Wednesday, 9 May 2012

Painkillers

Treating pain is the duty of all doctors. Powerful medicines can help us. Sounds easy, right? Yet the downsides are also powerful. The medicines don't work for everyone. Some people become addicted or use the medicines inappropriately.

During the last 10 years, use of prescription pain medicines called opiates has increased dramatically. These medicines include oxycodone (Oxycontin), morphine and others. Overdoses have increased dramatically as well. This is a national problem. It is particularly evident among teens and young adults in rural areas.

Young women are among the abusers of these drugs. So there is a second concern -- babies born with opiate dependence.

This new article addresses something called neonatal abstinence syndrome (NAS). Between 60% and 80% of babies newly born to mothers who are taking these drugs -- legitimately or not -- have withdrawal symptoms. They include tremors, poor ability to feed, diarrhea, seizures and trouble breathing.

Such babies require time in intensive care. Many of them stay in the hospital for more than 2 weeks after birth. This costs the health care system up to $50,000 per baby. The authors of this study looked at a large database of information on children admitted to U.S. hospitals. They found that the risk of NAS tripled between 2000 and 2009.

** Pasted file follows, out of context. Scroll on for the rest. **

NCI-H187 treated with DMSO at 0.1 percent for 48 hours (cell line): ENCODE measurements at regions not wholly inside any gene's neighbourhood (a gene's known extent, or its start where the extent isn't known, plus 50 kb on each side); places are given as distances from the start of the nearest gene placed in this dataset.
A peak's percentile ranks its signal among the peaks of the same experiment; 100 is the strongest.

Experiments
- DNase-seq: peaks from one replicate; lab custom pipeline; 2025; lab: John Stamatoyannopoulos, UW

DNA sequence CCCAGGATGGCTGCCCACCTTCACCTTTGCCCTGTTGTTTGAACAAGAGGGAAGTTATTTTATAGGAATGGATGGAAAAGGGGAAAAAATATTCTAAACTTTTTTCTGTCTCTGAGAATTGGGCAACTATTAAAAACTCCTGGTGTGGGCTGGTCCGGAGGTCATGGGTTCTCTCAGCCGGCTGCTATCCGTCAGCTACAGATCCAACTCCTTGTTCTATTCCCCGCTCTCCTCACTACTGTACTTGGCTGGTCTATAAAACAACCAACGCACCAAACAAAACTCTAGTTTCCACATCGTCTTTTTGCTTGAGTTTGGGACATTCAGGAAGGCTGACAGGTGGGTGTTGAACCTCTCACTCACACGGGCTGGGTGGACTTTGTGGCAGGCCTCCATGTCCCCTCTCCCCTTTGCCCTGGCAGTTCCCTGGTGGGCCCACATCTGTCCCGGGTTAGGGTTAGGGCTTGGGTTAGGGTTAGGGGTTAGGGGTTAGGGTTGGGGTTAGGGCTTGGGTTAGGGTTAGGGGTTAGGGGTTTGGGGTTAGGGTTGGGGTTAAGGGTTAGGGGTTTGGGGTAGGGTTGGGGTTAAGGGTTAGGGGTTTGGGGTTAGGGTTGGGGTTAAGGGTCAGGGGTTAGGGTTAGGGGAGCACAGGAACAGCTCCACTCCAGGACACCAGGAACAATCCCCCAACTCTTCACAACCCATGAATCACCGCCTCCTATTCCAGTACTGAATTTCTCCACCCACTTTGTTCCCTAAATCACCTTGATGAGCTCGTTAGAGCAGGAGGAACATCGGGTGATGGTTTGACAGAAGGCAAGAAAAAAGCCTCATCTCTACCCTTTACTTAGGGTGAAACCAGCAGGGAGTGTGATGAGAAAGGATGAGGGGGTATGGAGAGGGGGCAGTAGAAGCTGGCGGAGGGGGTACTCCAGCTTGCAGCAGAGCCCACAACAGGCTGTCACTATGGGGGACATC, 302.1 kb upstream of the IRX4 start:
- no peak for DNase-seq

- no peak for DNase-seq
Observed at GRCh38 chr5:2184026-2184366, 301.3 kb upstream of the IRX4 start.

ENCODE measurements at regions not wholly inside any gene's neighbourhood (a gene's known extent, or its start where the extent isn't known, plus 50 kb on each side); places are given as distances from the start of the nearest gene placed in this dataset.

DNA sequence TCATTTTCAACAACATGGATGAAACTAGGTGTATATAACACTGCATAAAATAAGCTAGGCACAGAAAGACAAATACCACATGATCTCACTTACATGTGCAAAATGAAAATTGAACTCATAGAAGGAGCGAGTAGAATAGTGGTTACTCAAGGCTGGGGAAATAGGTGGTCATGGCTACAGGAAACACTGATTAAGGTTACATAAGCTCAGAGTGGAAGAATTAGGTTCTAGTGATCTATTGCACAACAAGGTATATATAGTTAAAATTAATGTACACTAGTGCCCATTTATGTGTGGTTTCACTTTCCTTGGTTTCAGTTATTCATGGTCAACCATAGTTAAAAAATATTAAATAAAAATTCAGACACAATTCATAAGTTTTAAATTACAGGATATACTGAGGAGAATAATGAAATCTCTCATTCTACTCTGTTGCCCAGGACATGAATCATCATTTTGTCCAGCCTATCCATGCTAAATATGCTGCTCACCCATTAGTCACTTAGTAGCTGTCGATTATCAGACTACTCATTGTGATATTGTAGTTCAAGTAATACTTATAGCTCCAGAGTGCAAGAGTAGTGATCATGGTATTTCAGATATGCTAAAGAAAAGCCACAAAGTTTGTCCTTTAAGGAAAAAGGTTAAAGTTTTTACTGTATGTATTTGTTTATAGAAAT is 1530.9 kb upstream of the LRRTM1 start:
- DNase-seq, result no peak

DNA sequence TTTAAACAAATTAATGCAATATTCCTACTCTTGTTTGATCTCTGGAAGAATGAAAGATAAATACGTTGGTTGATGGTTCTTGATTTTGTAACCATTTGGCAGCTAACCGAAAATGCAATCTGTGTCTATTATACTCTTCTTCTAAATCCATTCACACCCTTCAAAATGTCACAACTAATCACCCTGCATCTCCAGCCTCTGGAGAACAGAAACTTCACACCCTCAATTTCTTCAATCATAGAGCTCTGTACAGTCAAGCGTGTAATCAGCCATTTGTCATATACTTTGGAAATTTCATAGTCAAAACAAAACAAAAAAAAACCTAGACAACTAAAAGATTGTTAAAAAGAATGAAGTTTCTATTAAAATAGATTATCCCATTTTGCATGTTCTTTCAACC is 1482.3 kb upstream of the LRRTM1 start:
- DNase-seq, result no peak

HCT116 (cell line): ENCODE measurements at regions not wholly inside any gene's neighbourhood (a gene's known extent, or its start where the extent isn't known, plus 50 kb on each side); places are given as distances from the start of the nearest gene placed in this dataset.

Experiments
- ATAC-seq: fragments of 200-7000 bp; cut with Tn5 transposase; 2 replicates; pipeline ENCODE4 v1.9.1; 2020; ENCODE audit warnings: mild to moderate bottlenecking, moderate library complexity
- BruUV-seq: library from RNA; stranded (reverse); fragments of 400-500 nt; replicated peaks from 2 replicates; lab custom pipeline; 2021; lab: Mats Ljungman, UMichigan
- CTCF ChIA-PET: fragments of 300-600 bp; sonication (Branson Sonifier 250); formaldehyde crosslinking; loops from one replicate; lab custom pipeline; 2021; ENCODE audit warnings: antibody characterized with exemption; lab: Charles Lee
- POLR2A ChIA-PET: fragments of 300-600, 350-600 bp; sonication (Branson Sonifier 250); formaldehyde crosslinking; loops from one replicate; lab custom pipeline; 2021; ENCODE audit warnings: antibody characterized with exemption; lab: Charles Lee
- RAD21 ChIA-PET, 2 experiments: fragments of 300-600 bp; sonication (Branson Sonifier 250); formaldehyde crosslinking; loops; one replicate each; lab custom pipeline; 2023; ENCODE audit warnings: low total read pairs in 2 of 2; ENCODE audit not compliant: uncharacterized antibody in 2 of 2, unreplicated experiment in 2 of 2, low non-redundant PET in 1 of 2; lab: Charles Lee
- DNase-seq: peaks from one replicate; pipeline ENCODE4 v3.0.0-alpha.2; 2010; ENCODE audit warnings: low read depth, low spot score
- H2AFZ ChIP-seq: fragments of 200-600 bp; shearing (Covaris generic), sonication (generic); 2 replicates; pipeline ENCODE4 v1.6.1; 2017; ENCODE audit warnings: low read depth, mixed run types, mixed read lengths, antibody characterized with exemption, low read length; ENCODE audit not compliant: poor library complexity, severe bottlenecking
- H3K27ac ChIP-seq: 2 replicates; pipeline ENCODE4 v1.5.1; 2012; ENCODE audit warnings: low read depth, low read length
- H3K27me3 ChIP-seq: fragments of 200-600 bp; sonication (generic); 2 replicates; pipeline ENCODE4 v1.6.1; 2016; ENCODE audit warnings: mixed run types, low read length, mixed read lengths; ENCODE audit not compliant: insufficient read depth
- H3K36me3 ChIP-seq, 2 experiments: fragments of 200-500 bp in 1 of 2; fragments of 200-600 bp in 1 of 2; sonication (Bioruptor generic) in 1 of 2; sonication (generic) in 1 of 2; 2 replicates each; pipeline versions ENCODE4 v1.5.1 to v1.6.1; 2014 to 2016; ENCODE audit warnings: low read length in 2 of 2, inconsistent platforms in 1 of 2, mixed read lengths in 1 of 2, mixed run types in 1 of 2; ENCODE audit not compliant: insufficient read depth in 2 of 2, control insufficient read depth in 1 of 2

At the same time, the use of opiates by mothers increased five-fold. State programs paid the majority of costs for treating the babies.

Why is this important? The authors bring up several issues that are key to all of us as we think about health and health policy. In Florida, for example, the risk of dying from a prescription drug overdose is four times higher than the risk of dying from an illegal drug overdose. The number of addicted babies in the state has increased five-fold.

Money we spend caring for these sick babies is money that can't be spent on everything from repairing roads and bridges to education to maintaining green spaces. It impacts all of us in different ways.

Most importantly, it impacts two generations -- babies and mothers -- who are the future of our country. This article suggests that we need to do more to prevent the problem. We also need to provide more efficient care for its adult and child victims.

What Changes Can I Make Now?

If you live with chronic (long-term) pain, explore options with your doctor. In many cases, opiate pain medicines are perfectly appropriate. But consider alternatives, too. These include various kinds of pills as well as other treatments, such as steroid injections. Some people really benefit from exercise, physical therapy, acupuncture or even massage.

It's unlikely that any one treatment will make pain disappear completely. The goal is to manage pain and gain function in your life. Some people have a higher risk of addiction, or using powerful medicines incorrectly. They include people who have:

A personal or family history of addiction, especially to prescription medicines
Certain mental health problems
A history of being abused in childhood
If you have a history of addiction, tell your doctor. Work with him or her to treat your pain safely.